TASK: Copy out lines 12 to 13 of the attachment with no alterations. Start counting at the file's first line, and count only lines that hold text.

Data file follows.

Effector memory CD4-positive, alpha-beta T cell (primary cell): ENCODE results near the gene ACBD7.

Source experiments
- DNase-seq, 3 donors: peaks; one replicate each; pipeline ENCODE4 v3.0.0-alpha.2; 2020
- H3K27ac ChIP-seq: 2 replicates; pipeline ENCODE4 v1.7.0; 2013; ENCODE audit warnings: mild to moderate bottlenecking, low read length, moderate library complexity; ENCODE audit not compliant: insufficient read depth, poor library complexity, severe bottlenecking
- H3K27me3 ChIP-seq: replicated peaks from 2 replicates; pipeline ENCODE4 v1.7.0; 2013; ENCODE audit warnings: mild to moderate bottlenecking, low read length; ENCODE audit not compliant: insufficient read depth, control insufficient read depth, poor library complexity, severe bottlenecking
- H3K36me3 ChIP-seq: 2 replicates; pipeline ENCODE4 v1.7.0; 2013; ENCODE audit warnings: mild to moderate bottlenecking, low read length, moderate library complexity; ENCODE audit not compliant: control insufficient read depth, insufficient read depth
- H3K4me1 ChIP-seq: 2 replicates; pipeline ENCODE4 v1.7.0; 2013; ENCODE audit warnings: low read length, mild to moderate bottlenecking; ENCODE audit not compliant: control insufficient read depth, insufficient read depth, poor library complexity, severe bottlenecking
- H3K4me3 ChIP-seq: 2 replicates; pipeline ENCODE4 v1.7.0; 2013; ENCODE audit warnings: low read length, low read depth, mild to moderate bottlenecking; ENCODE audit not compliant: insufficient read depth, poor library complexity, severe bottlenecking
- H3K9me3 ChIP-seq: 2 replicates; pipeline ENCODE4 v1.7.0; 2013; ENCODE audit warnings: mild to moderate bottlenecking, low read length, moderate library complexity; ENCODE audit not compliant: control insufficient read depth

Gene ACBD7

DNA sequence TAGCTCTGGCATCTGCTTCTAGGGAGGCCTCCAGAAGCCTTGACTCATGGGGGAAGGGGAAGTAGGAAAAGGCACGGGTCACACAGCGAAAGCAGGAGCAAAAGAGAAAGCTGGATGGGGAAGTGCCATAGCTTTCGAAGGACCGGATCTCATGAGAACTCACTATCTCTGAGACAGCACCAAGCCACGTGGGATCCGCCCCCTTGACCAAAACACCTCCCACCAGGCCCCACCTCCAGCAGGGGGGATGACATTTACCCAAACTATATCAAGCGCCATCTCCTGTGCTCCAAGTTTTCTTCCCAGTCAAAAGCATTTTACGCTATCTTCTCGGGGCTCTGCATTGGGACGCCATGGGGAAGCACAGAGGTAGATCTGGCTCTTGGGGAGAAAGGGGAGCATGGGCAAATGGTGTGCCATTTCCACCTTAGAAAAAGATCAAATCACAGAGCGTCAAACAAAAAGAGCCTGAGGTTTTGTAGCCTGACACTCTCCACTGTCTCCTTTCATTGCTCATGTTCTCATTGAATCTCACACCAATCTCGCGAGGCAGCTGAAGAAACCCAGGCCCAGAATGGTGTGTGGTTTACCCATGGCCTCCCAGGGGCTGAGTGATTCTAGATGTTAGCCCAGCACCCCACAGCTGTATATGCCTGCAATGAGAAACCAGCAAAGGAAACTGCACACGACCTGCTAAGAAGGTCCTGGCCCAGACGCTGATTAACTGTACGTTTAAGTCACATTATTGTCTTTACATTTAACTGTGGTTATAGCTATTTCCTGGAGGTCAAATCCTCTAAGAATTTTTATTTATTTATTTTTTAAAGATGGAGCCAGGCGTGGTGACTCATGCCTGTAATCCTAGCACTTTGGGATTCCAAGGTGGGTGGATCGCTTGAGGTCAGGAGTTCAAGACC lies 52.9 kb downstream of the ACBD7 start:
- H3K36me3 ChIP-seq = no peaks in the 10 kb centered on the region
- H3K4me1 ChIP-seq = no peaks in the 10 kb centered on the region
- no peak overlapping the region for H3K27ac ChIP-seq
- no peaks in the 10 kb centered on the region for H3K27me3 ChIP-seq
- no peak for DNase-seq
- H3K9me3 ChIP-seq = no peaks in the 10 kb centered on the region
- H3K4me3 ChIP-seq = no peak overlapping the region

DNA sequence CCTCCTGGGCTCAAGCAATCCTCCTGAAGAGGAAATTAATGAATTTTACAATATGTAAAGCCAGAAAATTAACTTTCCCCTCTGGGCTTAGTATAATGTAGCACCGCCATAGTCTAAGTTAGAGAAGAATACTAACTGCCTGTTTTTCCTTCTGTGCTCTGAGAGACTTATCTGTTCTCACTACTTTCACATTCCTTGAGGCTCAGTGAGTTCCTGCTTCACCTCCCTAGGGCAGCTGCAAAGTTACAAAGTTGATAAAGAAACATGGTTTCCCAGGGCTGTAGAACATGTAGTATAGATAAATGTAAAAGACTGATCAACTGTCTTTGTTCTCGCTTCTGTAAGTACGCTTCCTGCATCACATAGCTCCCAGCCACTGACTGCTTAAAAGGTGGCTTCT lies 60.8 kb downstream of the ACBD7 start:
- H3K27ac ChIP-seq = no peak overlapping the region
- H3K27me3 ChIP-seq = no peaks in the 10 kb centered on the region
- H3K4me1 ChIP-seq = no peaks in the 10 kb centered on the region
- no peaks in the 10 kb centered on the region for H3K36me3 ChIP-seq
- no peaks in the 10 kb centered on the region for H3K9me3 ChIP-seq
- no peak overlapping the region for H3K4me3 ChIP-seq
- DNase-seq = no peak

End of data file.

- H3K36me3 ChIP-seq = no peaks in the 10 kb centered on the region
- H3K4me1 ChIP-seq = no peaks in the 10 kb centered on the region